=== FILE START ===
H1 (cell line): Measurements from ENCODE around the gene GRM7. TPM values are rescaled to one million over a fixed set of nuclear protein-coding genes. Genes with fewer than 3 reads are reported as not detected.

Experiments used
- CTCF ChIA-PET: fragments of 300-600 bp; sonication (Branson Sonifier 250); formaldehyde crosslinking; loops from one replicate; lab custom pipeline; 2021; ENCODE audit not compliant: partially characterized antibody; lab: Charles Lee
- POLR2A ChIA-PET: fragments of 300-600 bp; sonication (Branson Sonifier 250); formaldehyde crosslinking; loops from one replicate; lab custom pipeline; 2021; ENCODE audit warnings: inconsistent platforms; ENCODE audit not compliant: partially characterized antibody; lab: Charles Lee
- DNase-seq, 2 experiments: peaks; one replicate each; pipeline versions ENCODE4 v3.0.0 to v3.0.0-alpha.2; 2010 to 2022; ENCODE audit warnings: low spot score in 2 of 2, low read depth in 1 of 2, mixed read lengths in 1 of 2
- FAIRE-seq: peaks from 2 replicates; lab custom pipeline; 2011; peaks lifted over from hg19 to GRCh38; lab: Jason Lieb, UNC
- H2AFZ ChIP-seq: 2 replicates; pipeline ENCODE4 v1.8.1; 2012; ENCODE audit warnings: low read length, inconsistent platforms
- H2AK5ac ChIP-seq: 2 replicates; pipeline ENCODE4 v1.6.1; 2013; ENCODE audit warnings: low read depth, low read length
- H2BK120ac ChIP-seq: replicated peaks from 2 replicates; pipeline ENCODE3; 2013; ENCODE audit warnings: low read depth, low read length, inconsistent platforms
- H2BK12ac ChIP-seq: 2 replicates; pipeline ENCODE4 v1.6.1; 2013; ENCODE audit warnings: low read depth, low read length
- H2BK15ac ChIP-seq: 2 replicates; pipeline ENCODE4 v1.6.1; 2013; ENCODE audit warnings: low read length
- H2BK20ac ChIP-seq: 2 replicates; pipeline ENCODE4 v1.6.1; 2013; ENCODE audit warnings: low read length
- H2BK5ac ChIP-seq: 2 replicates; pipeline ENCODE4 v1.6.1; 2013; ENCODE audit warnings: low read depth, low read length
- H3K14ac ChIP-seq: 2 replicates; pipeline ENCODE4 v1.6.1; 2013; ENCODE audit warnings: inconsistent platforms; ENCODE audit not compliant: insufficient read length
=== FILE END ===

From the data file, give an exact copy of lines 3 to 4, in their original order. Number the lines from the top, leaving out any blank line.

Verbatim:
- CTCF ChIA-PET: fragments of 300-600 bp; sonication (Branson Sonifier 250); formaldehyde crosslinking; loops from one replicate; lab custom pipeline; 2021; ENCODE audit not compliant: partially characterized antibody; lab: Charles Lee
- POLR2A ChIA-PET: fragments of 300-600 bp; sonication (Branson Sonifier 250); formaldehyde crosslinking; loops from one replicate; lab custom pipeline; 2021; ENCODE audit warnings: inconsistent platforms; ENCODE audit not compliant: partially characterized antibody; lab: Charles Lee